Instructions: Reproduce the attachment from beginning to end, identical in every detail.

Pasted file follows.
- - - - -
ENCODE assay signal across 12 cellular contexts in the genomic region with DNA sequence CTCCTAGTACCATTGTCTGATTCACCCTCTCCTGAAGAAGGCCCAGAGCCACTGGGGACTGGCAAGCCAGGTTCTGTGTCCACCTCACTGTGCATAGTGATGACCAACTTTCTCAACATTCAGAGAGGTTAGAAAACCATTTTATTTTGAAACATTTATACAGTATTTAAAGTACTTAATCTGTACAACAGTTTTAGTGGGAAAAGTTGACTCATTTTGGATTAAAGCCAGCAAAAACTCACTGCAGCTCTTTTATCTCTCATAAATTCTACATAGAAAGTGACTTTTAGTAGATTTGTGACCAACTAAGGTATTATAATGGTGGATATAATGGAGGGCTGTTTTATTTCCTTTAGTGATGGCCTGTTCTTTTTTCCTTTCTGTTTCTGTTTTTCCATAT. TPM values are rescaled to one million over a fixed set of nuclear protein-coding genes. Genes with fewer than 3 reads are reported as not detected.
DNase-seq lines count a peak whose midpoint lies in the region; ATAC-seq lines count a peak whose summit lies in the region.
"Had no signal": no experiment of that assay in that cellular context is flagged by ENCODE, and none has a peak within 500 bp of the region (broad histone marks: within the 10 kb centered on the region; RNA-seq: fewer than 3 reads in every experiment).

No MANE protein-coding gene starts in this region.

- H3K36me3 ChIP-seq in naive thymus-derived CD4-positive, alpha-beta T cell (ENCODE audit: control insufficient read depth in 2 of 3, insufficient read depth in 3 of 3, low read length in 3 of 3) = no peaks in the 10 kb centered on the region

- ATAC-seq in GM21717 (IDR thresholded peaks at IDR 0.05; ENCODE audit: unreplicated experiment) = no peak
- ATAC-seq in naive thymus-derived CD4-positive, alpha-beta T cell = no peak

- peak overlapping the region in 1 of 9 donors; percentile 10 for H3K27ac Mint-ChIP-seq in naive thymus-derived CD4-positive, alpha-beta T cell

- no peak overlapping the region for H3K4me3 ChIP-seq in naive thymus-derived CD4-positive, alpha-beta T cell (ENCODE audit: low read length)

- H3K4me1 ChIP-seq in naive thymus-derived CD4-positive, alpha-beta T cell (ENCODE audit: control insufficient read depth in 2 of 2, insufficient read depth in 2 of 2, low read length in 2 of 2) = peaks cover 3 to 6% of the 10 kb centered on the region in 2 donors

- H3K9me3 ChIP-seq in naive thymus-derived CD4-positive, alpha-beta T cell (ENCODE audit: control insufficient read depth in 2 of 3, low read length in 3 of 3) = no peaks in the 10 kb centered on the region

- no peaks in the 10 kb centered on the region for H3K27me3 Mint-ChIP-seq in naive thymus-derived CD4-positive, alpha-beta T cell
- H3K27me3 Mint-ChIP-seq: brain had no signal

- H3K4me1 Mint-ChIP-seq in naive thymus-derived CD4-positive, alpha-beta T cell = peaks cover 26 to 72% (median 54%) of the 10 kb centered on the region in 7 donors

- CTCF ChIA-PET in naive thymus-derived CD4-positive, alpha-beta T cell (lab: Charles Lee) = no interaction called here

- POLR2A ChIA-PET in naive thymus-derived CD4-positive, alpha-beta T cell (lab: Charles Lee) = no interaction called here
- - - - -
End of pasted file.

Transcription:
ENCODE assay signal across 12 cellular contexts in the genomic region with DNA sequence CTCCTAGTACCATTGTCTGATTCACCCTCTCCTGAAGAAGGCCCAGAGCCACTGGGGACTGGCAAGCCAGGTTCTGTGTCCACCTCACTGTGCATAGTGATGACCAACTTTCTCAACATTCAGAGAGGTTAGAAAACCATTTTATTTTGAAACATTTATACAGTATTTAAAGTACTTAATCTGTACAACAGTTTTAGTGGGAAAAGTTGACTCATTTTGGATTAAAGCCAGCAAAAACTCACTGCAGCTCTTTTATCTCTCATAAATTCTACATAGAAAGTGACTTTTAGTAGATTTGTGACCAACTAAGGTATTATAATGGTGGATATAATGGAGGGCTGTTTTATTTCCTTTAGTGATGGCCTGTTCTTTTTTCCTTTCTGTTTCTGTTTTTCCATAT. TPM values are rescaled to one million over a fixed set of nuclear protein-coding genes. Genes with fewer than 3 reads are reported as not detected.
DNase-seq lines count a peak whose midpoint lies in the region; ATAC-seq lines count a peak whose summit lies in the region.
"Had no signal": no experiment of that assay in that cellular context is flagged by ENCODE, and none has a peak within 500 bp of the region (broad histone marks: within the 10 kb centered on the region; RNA-seq: fewer than 3 reads in every experiment).

No MANE protein-coding gene starts in this region.

- H3K36me3 ChIP-seq in naive thymus-derived CD4-positive, alpha-beta T cell (ENCODE audit: control insufficient read depth in 2 of 3, insufficient read depth in 3 of 3, low read length in 3 of 3) = no peaks in the 10 kb centered on the region

- ATAC-seq in GM21717 (IDR thresholded peaks at IDR 0.05; ENCODE audit: unreplicated experiment) = no peak
- ATAC-seq in naive thymus-derived CD4-positive, alpha-beta T cell = no peak

- peak overlapping the region in 1 of 9 donors; percentile 10 for H3K27ac Mint-ChIP-seq in naive thymus-derived CD4-positive, alpha-beta T cell

- no peak overlapping the region for H3K4me3 ChIP-seq in naive thymus-derived CD4-positive, alpha-beta T cell (ENCODE audit: low read length)

- H3K4me1 ChIP-seq in naive thymus-derived CD4-positive, alpha-beta T cell (ENCODE audit: control insufficient read depth in 2 of 2, insufficient read depth in 2 of 2, low read length in 2 of 2) = peaks cover 3 to 6% of the 10 kb centered on the region in 2 donors

- H3K9me3 ChIP-seq in naive thymus-derived CD4-positive, alpha-beta T cell (ENCODE audit: control insufficient read depth in 2 of 3, low read length in 3 of 3) = no peaks in the 10 kb centered on the region

- no peaks in the 10 kb centered on the region for H3K27me3 Mint-ChIP-seq in naive thymus-derived CD4-positive, alpha-beta T cell
- H3K27me3 Mint-ChIP-seq: brain had no signal

- H3K4me1 Mint-ChIP-seq in naive thymus-derived CD4-positive, alpha-beta T cell = peaks cover 26 to 72% (median 54%) of the 10 kb centered on the region in 7 donors

- CTCF ChIA-PET in naive thymus-derived CD4-positive, alpha-beta T cell (lab: Charles Lee) = no interaction called here

- POLR2A ChIA-PET in naive thymus-derived CD4-positive, alpha-beta T cell (lab: Charles Lee) = no interaction called here